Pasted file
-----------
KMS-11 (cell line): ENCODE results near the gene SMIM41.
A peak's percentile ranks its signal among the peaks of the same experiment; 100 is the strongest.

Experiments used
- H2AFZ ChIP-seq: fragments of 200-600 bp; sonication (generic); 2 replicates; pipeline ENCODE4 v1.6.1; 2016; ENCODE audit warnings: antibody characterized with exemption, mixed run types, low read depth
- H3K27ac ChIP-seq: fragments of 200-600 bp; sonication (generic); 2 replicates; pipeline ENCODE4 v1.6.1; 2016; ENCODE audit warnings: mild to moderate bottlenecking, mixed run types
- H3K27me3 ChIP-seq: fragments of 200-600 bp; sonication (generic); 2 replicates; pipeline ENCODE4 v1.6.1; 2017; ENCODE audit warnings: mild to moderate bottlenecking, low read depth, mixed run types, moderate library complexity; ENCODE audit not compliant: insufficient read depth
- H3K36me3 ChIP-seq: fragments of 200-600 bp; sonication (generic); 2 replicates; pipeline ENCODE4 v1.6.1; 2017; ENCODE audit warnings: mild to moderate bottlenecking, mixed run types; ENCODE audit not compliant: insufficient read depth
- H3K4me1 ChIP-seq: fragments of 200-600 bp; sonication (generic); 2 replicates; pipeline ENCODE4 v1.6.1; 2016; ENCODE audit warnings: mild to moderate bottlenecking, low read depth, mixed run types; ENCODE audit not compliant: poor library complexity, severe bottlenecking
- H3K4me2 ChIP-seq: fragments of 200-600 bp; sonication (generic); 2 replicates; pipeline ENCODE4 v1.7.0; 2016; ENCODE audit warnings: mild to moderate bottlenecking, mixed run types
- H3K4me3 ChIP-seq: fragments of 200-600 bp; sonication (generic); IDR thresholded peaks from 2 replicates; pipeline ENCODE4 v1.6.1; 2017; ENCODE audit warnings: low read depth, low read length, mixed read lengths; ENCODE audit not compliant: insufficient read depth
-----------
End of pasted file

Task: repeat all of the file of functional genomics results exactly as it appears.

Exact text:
KMS-11 (cell line): ENCODE results near the gene SMIM41.
A peak's percentile ranks its signal among the peaks of the same experiment; 100 is the strongest.

Experiments used
- H2AFZ ChIP-seq: fragments of 200-600 bp; sonication (generic); 2 replicates; pipeline ENCODE4 v1.6.1; 2016; ENCODE audit warnings: antibody characterized with exemption, mixed run types, low read depth
- H3K27ac ChIP-seq: fragments of 200-600 bp; sonication (generic); 2 replicates; pipeline ENCODE4 v1.6.1; 2016; ENCODE audit warnings: mild to moderate bottlenecking, mixed run types
- H3K27me3 ChIP-seq: fragments of 200-600 bp; sonication (generic); 2 replicates; pipeline ENCODE4 v1.6.1; 2017; ENCODE audit warnings: mild to moderate bottlenecking, low read depth, mixed run types, moderate library complexity; ENCODE audit not compliant: insufficient read depth
- H3K36me3 ChIP-seq: fragments of 200-600 bp; sonication (generic); 2 replicates; pipeline ENCODE4 v1.6.1; 2017; ENCODE audit warnings: mild to moderate bottlenecking, mixed run types; ENCODE audit not compliant: insufficient read depth
- H3K4me1 ChIP-seq: fragments of 200-600 bp; sonication (generic); 2 replicates; pipeline ENCODE4 v1.6.1; 2016; ENCODE audit warnings: mild to moderate bottlenecking, low read depth, mixed run types; ENCODE audit not compliant: poor library complexity, severe bottlenecking
- H3K4me2 ChIP-seq: fragments of 200-600 bp; sonication (generic); 2 replicates; pipeline ENCODE4 v1.7.0; 2016; ENCODE audit warnings: mild to moderate bottlenecking, mixed run types
- H3K4me3 ChIP-seq: fragments of 200-600 bp; sonication (generic); IDR thresholded peaks from 2 replicates; pipeline ENCODE4 v1.6.1; 2017; ENCODE audit warnings: low read depth, low read length, mixed read lengths; ENCODE audit not compliant: insufficient read depth